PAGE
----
mental health

Small business owners suffering mental health issues during COVID-19

Small business owners are feeling the pandemic burnout, with close to half reporting they have suffered from mental health issues as a result of COVID-19.

That’s according to the latest survey results from the Canadian Federation of Independent Business (CFIB).

Preliminary results from the COVID-19 recovery survey, which was held as an online survey from November 20, found that a key trend has been mental health issues.

It’s not the first time the topic has come up in recent months. A Toronto non-profit, Not 9 to 5, was so alarmed by feedback from the city’s foodservice community that it took it upon itself to launch an online mental health support program for operators and workers.

The CFIB survey also found that 43 per cent of small business owners have worked significantly more hours than before the pandemic in a bid to stay afloat, despite the myriad health and safety concerns.

“Many Canadians are struggling with stress right now, and small business owners are no exception. Many of them rely on this time of year to stay afloat, but most are nowhere near their usual sales levels at a really critical time for their survival,” said Laura Jones, CFIB’s executive vice-president.

Unfortunately, CFIB notes, the start of the holiday shopping season has been weak for small businesses. While November and December often results in an uptick in activity, the latest results of CFIB’s Small Business Recovery Dashboard show that:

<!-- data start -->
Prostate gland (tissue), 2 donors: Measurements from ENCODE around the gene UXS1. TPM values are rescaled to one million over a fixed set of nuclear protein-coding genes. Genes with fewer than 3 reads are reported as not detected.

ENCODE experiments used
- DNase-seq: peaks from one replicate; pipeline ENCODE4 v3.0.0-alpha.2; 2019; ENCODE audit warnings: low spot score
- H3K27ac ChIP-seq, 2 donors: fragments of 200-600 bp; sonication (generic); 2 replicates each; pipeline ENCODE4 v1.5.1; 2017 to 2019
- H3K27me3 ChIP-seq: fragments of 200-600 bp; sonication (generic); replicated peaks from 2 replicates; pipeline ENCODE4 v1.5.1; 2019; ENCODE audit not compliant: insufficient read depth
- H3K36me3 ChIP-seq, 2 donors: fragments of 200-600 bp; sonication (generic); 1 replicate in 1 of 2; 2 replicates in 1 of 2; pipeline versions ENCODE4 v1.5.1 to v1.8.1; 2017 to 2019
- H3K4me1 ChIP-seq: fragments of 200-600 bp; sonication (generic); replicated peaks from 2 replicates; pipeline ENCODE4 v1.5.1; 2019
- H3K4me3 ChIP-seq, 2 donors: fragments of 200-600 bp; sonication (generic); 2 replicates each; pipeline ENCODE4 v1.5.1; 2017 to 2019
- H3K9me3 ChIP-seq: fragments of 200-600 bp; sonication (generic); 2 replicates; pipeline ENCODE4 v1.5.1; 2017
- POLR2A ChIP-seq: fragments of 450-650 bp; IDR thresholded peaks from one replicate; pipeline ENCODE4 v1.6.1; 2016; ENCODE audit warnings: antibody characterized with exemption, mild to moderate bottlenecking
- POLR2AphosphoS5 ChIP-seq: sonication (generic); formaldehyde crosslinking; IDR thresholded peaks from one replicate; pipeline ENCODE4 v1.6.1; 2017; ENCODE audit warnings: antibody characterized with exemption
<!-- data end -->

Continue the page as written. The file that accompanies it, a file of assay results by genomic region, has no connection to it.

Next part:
• 62 per cent are fully open (compared to 66 per cent last month)
  • 41 per cent are fully staffed (compared to 42 per cent last month)
  • Only 29 per cent are making normal sales (compared to 28 per cent last month)

Still time to save the holiday season for small businesses

CFIB is urging consumers to choose to shop small whenever they can this holiday season. Every day and action counts, so CFIB is launching a Small Business Advent Calendar for December as part of its #SmallBusinessEveryDay campaign to encourage local shopping. Consumers can find daily ideas for supporting small businesses at smallbusinesseveryday.ca.

“Many of us across the country may not be able to celebrate the holidays with our families. We need a sense of community and a way to stay connected with one more than ever, and supporting local businesses is a great way to do that,” added Jones. “By giving the gift of local, you not only find something truly special for your loved ones, whether it’s in-store, online or curbside, but also make a difference in the life of all business owners and their employees who are working incredibly hard to keep our communities lively.”